The Silver Sugar Bowl

The Silver Sugar Bowl

From Chicken Soup for the Grandparent's Soul

The Silver Sugar Bowl

The love of my family is my estate.

Horatio Nelson

I was traveling home to New Hampshire after visiting with my grandma and grandpa.

While waiting to go through security at the airport, I noticed an older lady in front of me struggling to open her carry-on bag. Apparently, there was something in her bag that looked “strange” on the X ray.

After emptying everything on to the table, she pulled out a silver sugar bowl. The security inspector checked it over and then waived her through. As she struggled to repack her things, I offered to assist her. We got everything back into her bag, but the unpacking and packing had made her rather upset. I tried to calm her down, and we headed towards the gate.

We looked at our boarding passes and realized that we were sitting next to each other on the plane.

We talked about many things during our three-hour flight, including our families. She told me that she was going to visit her great-grandson. His wife had just given birth to her first great-great-granddaughter, and she just had to get to Vermont to see her before it was “too late.”

“You see, I have cancer,” she explained, “and I’m not going to be around for much longer. I just want to be able to see my new grandchild and give her parents the silver sugar bowl. It’s been in our family for many, many years. My great-great-grandmother gave it to my father more than eighty years ago.”

She looked up toward the overhead bin where I had put her bag and the bowl.

“Yes,” she continued, “that bowl may be well-worn from all of the loving hands that have polished it over the years, but it’s part of our family and it has to be given in person.”

As we were talking, I discovered that I actually knew her great-grandson. He was a vendor at the small store I was working in at the time.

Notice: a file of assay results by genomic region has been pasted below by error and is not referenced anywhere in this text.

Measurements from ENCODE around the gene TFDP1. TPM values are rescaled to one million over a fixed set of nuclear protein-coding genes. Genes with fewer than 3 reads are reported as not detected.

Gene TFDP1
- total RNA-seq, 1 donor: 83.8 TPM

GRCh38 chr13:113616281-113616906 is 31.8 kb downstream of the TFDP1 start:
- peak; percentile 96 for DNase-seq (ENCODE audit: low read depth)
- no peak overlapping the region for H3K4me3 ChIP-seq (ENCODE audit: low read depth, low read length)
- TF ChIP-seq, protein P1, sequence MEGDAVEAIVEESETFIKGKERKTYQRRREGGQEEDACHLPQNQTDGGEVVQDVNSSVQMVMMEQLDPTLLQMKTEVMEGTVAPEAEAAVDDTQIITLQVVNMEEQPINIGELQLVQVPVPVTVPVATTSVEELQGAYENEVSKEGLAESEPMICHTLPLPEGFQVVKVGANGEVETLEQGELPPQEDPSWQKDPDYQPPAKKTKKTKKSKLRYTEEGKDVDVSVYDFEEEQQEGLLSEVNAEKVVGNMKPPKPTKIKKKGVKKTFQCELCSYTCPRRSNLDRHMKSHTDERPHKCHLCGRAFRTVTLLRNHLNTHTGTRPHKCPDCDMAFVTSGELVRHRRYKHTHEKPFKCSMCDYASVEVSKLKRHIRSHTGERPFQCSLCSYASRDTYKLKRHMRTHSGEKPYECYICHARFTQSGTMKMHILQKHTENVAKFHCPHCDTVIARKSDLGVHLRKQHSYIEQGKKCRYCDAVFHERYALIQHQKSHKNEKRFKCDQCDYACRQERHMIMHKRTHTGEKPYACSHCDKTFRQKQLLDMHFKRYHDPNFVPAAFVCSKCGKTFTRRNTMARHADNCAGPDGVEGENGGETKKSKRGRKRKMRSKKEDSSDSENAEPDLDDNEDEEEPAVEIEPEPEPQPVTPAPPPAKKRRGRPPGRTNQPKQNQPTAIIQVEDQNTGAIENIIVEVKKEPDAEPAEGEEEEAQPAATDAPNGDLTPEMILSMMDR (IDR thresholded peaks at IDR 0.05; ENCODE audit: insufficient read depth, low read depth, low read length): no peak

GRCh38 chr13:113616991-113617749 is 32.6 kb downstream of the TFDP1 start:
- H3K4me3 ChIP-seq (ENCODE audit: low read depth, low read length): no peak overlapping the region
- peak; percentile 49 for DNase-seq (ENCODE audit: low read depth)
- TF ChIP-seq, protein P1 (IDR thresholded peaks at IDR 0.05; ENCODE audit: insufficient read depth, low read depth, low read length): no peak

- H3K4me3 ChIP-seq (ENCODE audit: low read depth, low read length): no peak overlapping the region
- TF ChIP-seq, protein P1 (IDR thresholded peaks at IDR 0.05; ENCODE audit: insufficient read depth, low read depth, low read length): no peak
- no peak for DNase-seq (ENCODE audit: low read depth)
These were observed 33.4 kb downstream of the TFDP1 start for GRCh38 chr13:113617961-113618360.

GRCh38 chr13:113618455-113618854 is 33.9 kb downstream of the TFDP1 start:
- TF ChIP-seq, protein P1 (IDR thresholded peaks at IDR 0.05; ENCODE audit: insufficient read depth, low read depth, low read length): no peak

Walking off the plane, I thanked her for the most enjoyable conversation.

With a twinkle in her eye, she agreed, “Yes, dear, the time seemed to fly right by.”

I carried her bag for her and she held on to my arm as we approached the arrival area. She was met by her great-grandson and her new great-great-granddaughter who was honored with the same name as her great-great-grandmother, Marion.

The luster and shine of the silver sugar bowl seemed to return as the family embraced. Tears streamed down the old woman’s cheeks when she saw little Marion’s smiling face reflected in the small vessel.

I wished them a wonderful visit, and I didn’t see her great-grandson until two or three weeks later. He told me how much his great-grandmother had enjoyed our “little talk.” When I asked how she was doing, he told me that sadly she had passed away just one week after she arrived.

Apparently, only days before, she had written down the history of the silver sugar bowl for little Marion in the hope that one day she, too, would pass her family’s precious heirloom on to the next generation like her great-great-grandmother Marion had done with her—in person.

Karen Carr

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